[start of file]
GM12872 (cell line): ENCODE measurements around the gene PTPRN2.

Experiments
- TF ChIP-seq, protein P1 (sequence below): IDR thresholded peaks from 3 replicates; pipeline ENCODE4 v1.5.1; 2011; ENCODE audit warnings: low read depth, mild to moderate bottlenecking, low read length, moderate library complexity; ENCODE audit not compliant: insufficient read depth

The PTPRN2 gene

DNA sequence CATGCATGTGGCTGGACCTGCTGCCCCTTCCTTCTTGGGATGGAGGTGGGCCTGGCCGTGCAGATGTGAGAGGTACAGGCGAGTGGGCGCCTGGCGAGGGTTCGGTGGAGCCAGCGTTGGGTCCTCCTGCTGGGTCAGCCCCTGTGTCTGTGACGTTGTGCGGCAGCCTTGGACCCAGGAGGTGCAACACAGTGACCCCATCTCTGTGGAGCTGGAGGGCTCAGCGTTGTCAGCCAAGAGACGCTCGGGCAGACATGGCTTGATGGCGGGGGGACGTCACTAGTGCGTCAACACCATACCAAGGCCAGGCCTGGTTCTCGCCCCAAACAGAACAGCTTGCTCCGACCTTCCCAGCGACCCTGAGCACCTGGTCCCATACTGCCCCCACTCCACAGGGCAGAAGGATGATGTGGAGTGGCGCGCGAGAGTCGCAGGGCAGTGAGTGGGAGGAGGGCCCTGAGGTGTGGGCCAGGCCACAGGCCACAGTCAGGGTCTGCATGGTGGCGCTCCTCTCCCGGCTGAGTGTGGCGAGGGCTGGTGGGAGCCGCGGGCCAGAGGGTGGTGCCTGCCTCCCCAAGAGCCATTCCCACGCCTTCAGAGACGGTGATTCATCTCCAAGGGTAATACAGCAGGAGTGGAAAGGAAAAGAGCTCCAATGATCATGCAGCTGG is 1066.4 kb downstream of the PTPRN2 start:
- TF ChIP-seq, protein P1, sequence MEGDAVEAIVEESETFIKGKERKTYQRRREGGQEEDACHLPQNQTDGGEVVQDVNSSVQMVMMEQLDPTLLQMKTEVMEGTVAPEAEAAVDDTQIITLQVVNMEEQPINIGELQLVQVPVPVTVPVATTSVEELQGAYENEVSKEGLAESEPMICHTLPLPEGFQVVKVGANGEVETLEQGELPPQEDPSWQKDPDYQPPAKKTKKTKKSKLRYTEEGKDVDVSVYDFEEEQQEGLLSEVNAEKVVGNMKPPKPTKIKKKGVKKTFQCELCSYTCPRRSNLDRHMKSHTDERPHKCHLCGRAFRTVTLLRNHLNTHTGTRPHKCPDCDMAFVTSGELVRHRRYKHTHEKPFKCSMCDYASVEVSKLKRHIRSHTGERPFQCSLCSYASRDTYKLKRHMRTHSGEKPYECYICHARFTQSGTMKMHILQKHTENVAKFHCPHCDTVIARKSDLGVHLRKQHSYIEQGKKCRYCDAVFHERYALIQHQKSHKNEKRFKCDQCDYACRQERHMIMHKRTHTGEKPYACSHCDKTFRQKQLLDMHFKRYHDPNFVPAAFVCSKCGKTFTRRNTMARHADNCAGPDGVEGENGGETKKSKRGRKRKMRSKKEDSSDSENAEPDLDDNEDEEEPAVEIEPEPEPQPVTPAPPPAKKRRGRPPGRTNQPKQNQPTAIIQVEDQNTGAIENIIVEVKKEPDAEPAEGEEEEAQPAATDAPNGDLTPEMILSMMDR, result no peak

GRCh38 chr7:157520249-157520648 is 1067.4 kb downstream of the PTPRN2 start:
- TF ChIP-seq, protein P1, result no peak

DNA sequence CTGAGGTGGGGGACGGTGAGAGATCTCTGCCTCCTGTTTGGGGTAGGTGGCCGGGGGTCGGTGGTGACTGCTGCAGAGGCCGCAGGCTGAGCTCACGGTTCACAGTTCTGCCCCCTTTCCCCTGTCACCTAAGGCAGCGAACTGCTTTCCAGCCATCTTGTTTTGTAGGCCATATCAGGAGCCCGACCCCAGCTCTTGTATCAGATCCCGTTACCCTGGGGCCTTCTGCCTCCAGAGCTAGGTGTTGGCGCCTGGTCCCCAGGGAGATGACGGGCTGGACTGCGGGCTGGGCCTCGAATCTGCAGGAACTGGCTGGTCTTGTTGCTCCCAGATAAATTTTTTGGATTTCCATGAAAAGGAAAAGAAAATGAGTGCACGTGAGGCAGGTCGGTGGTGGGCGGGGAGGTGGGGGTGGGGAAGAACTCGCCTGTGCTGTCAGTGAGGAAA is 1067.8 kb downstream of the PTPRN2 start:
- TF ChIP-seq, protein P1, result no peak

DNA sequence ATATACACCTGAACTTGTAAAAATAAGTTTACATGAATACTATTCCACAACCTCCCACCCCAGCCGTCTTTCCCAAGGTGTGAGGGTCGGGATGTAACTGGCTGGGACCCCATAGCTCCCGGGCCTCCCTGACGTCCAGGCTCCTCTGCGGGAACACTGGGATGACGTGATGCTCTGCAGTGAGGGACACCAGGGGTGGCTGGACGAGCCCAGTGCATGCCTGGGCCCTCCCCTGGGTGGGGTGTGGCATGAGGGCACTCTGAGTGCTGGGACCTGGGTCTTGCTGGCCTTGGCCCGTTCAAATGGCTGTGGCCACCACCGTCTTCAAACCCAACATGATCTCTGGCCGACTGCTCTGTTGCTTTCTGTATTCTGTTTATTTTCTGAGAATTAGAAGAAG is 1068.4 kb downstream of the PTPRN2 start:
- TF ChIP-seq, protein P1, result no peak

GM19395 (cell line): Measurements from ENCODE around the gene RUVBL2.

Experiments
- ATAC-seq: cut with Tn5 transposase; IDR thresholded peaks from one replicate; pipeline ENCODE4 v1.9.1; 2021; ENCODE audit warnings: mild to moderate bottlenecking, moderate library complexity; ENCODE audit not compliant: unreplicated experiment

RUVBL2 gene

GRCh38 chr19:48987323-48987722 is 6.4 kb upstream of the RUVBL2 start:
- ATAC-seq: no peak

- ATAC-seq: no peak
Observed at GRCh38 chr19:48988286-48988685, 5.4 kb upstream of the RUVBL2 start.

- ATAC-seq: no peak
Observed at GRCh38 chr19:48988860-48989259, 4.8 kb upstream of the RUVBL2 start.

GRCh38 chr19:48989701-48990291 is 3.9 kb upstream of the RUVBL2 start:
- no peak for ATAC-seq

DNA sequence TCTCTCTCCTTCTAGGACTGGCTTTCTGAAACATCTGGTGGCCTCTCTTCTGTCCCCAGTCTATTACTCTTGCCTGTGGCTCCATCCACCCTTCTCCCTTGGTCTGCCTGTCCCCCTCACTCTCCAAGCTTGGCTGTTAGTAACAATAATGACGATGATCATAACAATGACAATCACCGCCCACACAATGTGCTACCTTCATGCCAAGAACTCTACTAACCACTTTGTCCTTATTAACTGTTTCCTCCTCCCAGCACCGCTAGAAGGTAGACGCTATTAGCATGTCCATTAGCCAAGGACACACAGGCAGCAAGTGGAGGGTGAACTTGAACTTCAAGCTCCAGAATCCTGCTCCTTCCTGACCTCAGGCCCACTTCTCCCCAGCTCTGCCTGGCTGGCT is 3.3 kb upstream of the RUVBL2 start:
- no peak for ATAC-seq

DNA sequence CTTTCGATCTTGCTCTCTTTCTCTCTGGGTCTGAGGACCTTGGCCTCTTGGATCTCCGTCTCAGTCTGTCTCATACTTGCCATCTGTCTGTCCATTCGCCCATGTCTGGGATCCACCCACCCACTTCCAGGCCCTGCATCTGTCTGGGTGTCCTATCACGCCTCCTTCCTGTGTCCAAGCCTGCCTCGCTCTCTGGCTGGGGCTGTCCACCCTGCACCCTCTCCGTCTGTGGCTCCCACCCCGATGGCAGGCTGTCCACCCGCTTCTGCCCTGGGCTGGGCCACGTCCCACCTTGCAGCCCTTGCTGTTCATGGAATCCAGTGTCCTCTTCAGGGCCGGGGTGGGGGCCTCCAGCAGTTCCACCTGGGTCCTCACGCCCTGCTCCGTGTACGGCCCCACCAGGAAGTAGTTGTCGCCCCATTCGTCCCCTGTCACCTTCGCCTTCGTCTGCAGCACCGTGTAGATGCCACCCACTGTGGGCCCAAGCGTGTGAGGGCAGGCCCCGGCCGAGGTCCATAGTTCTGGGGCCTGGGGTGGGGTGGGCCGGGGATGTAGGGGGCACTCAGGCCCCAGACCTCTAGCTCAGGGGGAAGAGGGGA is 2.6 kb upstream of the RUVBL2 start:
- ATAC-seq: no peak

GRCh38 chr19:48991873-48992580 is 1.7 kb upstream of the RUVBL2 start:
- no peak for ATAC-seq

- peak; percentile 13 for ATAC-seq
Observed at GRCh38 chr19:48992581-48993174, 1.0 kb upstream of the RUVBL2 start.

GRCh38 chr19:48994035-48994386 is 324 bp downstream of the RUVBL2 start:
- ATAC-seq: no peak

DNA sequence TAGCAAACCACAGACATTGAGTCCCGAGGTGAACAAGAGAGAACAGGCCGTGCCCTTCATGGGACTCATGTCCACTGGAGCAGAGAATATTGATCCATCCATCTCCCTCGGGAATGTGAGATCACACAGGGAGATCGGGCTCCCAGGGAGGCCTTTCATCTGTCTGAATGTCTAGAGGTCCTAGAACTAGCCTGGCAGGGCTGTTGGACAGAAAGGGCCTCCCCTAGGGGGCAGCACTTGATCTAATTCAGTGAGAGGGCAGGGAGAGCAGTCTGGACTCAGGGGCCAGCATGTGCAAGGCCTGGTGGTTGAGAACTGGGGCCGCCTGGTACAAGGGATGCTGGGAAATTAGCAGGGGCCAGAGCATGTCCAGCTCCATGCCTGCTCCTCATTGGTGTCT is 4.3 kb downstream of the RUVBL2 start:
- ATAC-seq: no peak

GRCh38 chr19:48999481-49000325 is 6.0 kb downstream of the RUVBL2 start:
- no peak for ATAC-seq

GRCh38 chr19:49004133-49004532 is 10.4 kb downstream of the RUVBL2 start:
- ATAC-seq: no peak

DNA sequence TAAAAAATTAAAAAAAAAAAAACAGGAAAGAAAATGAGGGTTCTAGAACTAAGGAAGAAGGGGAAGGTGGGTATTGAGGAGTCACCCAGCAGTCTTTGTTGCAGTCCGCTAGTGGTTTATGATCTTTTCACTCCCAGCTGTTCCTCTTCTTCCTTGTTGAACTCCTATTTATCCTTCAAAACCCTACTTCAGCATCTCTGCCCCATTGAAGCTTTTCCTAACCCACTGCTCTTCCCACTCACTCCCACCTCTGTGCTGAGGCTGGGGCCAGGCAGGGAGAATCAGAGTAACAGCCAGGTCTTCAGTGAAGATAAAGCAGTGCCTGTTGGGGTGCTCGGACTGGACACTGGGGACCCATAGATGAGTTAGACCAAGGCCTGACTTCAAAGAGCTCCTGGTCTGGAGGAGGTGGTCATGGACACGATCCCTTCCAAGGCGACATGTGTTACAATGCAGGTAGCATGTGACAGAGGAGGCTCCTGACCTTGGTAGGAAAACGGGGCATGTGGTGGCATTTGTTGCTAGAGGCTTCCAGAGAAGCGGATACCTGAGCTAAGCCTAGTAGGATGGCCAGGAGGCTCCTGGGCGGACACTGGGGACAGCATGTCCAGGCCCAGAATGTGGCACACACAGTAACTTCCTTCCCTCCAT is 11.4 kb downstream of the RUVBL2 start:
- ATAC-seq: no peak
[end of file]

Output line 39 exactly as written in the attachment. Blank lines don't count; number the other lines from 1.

GRCh38 chr19:49004133-49004532 is 10.4 kb downstream of the RUVBL2 start: